The recently promulgated law involving credit cards is Republic Act No. 10870 entitled “An Act Regulating the Philippine Credit Card Industry”. Among the notable provisions in said law is Section 21 which requires the credit card companies to inform the credit card holders of their accredited collection agencies. Said law provides that:
“SEC. 21. Endorsement of Credit Card Debt Collection by the Credit Card Issuer to a Collection Agency. - A credit card issuer shall inform its cardholder in writing of the endorsement of the collection of the account to a collection agency, or the endorsement of the account from one collection agency to another, prior to the actual endorsement. The notification shall include the full name of the collection agency and its contact details. The requirement to notify a cardholder in writing about the endorsement of the account to the collection agency shall be included in the terms and conditions of the credit card agreement: Provided, That the credit card issuer shall refer the collection of an account to only one collection agency at any one time.”
This portion of the law is significant considering that most credit card holders are being contacted by unauthorized collection agencies. This tactic is prevalent and once a credit cardholder is deceived, only then will these unauthorized collection agencies contact the concerned credit card companies.
Thus, the first step once a collection agent contacted a credit cardholder is to require or ask for this endorsement. Most often than not, these unauthorized collection agencies will stop contacting the cardholder if they are solicited with this requirement.
Another important provision of this law is Section 19 which states that:
“SEC. 19. Appropriate Manner of Collection. - A credit card issuer may resort to all reasonable and legally permissible means to collect amounts due them under the credit card agreement: Provided, That in the exercise of its rights and performance of duties, they must observe good faith, reasonable conduct and proper decorum and refrain from engaging in unscrupulous acts.
A credit card issuer or collection agent shall not harass, abuse or oppress any person or engage in any unfair practices, as may be defined by BSP rules and regulations, in connection with the collection of any credit card debt.”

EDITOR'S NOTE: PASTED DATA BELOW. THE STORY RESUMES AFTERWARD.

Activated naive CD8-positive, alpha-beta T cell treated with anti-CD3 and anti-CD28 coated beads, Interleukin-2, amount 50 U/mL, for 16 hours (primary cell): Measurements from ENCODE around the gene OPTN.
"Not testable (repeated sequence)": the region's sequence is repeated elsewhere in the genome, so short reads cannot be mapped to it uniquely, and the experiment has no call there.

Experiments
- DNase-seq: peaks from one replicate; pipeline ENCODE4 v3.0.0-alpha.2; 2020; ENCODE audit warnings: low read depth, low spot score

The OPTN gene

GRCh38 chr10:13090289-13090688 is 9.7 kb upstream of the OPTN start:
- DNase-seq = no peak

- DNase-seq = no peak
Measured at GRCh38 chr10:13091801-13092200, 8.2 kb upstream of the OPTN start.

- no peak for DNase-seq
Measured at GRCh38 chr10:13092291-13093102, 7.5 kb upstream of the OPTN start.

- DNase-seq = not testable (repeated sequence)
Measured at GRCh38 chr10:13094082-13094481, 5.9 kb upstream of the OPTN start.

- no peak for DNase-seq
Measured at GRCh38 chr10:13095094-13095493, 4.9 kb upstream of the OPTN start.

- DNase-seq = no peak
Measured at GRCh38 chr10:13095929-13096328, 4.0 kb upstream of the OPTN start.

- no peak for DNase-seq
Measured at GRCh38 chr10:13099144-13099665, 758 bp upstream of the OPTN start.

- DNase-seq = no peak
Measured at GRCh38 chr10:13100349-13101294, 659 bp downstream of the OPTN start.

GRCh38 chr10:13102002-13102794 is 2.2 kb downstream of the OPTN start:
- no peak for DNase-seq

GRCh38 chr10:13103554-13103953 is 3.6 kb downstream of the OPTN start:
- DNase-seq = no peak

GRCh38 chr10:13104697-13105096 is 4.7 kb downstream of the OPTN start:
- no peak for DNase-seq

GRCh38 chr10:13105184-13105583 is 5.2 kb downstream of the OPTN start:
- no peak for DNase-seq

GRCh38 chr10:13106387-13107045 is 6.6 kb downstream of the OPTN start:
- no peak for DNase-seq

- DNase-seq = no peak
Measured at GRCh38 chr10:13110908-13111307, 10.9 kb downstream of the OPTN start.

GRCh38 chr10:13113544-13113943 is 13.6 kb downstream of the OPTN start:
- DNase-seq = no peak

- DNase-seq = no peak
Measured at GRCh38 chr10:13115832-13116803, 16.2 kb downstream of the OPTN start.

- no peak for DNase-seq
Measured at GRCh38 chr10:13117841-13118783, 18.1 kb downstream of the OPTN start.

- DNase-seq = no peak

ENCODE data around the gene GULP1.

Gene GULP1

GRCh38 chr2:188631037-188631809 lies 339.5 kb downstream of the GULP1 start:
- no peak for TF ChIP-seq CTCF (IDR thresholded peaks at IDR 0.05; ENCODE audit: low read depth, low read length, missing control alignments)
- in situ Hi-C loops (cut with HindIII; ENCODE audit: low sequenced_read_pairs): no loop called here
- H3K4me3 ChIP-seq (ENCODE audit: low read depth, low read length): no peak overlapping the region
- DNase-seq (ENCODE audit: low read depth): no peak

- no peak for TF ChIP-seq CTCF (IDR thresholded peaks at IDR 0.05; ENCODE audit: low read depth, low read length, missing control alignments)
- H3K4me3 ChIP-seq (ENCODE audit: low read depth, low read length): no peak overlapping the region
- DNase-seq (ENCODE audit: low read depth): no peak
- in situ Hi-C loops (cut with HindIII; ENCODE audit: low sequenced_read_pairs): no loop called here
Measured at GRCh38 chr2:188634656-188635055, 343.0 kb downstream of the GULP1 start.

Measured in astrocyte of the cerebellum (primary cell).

This provision on non-harassment is very substantial considering that most, if not all, credit card holders are being harassed. It thus protects the cardholders and provides remedies in case it happens.
If there are violations of these provisions of law, please note that the same is also penal or criminal in nature. Section 27 of this law provides that:
“SEC. 27. Violation of this Act and Other Related Rules, Regulations, Orders or Instructions. - A person who willfully yiolates any provision of this Act or any related rules, A regulations, order or instructions, issued by the Monetary Board shall be punished by imprisonment of not leas than two (2) years nor more than ten (10) years, or by a fine of not less than fifty thousand pesos (P50,000.00) but not more than two hundred thousand pesos (P200,000.00), or both, at the discretion of the court.”
Another relevant law is Republic Act No. 8484 entitled “An Act Regulating the Issuance and Use of Access Devices, Prohibiting Fraudulent Acts Committed Relative thereto, Providing Penalties and for other Purposes”. Regrettably, this law is generally friendly to credit card companies. In fact, most often than not, this is the law being cited in their demand letters.
In this regard, cardholders must be aware of Section 14 last paragraph which warns as follows:
“- A cardholder who abandons or surreptitiously leaves the place of employment, business or residence stated in his application or credit card, without informing the credit card company of the place where he could actually be found, if at the time of such abandonment or surreptitious leaving, the outstanding and unpaid balance is past due for at least ninety (90) days and is more than Ten thousand pesos (P10,000.00), shall be prima facie presumed to have used his credit card with intent to defraud.”
It is a common mistake by most cardholders not to inform the credit card companies of any change in address. Among the reasons, is to avoid calls from collection agents or maybe simply due to inadvertence. Thus, considering this provision of law, it is recommended that cardholders should always be transparent to credit card companies especially with respect to change in addresses.
If a cardholder has further concerns, it is worthwhile to read further Republic Act 10870 and 8484.